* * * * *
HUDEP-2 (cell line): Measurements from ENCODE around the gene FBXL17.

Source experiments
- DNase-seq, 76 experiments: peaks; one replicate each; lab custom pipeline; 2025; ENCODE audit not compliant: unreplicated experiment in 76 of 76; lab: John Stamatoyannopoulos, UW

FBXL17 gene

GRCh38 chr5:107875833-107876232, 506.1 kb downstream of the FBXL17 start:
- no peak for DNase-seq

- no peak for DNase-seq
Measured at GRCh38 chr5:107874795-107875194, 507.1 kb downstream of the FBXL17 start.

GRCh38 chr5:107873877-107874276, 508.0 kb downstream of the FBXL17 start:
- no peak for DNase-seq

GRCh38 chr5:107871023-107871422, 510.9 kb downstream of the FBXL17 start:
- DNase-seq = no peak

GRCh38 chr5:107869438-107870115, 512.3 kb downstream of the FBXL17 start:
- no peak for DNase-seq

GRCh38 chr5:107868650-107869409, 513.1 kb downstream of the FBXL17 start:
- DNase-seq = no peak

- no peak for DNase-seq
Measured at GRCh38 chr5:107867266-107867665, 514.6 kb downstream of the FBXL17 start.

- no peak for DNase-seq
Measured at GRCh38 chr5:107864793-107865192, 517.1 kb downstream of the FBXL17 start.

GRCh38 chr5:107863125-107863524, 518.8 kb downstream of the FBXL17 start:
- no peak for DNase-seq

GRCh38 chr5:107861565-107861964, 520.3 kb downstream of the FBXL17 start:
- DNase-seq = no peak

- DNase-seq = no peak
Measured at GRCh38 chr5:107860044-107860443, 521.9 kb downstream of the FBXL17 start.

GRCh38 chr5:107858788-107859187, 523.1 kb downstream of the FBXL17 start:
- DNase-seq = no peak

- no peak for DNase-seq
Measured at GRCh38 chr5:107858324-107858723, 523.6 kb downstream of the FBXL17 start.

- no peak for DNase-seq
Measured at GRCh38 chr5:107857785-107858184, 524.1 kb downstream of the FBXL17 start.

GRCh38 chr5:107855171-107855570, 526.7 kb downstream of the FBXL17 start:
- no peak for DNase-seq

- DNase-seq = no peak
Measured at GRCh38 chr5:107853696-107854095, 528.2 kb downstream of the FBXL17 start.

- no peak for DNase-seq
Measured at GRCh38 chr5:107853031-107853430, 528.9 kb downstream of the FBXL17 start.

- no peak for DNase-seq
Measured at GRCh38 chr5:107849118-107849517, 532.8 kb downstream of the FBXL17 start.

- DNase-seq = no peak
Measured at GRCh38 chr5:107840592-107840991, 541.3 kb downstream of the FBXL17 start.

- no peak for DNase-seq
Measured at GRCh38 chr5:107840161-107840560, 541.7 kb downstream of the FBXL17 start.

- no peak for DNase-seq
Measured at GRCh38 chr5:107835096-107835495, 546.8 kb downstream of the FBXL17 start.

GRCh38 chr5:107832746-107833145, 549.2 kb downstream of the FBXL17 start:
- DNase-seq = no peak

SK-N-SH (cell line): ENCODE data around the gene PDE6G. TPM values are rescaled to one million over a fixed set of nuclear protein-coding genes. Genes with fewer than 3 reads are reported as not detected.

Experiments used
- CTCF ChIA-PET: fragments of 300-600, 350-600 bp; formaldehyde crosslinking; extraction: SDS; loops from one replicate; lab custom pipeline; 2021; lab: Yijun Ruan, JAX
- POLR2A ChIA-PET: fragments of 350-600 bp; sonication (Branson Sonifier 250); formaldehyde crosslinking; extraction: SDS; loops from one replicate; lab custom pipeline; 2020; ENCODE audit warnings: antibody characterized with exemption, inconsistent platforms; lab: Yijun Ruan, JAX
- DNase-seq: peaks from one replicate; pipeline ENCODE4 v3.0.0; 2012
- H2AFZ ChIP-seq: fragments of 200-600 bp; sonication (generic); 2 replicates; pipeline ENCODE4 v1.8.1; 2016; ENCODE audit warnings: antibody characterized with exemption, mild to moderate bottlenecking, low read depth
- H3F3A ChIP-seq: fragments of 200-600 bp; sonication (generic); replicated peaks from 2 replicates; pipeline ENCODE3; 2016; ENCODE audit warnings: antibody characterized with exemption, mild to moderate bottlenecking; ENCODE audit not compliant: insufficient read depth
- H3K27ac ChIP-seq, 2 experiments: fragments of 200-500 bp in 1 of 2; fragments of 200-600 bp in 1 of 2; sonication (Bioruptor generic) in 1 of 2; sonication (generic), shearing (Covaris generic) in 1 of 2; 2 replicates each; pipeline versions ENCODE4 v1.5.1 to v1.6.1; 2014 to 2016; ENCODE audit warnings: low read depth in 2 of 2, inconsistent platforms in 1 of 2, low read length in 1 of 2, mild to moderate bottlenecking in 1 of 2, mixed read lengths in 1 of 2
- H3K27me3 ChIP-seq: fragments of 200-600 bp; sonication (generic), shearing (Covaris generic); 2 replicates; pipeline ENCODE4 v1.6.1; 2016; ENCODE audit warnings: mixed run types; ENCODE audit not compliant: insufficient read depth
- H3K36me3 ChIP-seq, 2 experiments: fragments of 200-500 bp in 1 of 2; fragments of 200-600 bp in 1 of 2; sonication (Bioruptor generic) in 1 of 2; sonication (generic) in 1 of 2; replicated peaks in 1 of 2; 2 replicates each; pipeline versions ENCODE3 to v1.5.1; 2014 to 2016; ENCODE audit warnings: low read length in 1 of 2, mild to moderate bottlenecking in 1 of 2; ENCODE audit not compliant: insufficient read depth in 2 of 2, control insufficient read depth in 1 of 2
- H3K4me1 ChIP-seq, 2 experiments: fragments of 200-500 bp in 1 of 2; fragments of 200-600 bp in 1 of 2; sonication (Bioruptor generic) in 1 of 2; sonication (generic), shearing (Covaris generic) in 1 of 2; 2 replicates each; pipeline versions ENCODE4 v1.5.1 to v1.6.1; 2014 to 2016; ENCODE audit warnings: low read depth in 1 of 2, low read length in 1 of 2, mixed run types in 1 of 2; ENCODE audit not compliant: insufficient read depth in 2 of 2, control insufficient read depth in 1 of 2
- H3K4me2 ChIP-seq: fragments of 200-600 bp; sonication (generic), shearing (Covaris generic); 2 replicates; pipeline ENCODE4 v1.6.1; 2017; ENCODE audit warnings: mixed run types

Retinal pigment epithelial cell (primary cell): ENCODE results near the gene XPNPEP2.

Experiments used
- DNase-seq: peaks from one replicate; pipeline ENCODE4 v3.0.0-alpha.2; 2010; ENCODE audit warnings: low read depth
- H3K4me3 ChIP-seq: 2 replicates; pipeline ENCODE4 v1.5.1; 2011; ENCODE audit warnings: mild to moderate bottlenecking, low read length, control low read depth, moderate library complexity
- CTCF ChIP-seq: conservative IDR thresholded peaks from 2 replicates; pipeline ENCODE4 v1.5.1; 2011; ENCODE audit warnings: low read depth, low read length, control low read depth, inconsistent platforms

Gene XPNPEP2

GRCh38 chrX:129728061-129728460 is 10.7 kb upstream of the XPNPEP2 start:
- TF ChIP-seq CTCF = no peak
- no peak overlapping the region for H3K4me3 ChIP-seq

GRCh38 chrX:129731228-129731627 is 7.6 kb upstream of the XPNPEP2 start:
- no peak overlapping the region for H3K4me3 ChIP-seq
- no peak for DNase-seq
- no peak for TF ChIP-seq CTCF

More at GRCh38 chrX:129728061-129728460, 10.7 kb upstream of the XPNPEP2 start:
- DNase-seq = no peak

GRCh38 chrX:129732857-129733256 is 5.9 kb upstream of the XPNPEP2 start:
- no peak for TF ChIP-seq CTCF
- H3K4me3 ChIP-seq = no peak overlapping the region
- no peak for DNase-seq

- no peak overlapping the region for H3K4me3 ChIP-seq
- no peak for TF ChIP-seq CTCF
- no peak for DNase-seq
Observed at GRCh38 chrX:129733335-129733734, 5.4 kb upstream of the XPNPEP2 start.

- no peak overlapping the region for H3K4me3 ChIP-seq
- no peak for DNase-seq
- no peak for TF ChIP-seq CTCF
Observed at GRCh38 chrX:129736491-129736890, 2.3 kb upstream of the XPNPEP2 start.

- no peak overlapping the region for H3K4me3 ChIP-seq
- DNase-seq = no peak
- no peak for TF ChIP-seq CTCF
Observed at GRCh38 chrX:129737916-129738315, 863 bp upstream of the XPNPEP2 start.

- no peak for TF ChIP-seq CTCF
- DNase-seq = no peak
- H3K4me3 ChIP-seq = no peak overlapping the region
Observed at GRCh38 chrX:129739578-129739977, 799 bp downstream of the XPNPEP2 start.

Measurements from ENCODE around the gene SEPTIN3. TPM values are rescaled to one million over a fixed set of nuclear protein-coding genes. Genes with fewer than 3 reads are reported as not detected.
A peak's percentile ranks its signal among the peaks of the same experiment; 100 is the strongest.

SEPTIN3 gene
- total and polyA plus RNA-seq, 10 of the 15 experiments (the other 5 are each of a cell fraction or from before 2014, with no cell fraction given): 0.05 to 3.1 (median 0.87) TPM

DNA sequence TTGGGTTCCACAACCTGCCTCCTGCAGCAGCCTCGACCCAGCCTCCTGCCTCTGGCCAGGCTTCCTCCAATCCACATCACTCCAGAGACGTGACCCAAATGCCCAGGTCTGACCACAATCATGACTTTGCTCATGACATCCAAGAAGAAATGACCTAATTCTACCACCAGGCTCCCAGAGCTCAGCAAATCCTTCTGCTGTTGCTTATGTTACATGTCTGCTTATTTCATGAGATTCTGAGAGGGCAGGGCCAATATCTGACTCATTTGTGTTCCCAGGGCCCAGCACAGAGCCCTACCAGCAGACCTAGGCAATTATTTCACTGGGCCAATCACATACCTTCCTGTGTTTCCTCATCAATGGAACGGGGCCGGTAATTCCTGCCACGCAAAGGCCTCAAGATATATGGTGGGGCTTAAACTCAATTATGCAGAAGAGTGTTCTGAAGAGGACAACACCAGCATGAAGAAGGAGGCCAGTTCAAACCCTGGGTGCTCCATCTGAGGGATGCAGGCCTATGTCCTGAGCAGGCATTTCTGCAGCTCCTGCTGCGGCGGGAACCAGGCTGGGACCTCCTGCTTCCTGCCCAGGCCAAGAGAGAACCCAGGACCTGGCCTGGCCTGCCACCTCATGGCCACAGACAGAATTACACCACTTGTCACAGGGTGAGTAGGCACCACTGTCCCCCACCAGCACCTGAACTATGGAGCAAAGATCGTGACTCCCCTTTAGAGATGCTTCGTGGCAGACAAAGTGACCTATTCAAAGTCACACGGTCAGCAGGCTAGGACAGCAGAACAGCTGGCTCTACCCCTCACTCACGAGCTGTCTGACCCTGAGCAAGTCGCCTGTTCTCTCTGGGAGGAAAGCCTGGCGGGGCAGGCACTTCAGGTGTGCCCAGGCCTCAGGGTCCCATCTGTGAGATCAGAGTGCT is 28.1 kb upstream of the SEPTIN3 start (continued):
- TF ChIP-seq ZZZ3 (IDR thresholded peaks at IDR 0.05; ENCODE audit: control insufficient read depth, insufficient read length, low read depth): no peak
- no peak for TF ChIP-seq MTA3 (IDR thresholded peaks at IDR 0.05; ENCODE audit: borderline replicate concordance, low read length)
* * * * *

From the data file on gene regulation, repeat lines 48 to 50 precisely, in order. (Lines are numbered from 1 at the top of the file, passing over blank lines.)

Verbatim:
- DNase-seq = no peak

SK-N-SH (cell line): ENCODE data around the gene PDE6G. TPM values are rescaled to one million over a fixed set of nuclear protein-coding genes. Genes with fewer than 3 reads are reported as not detected.

Experiments used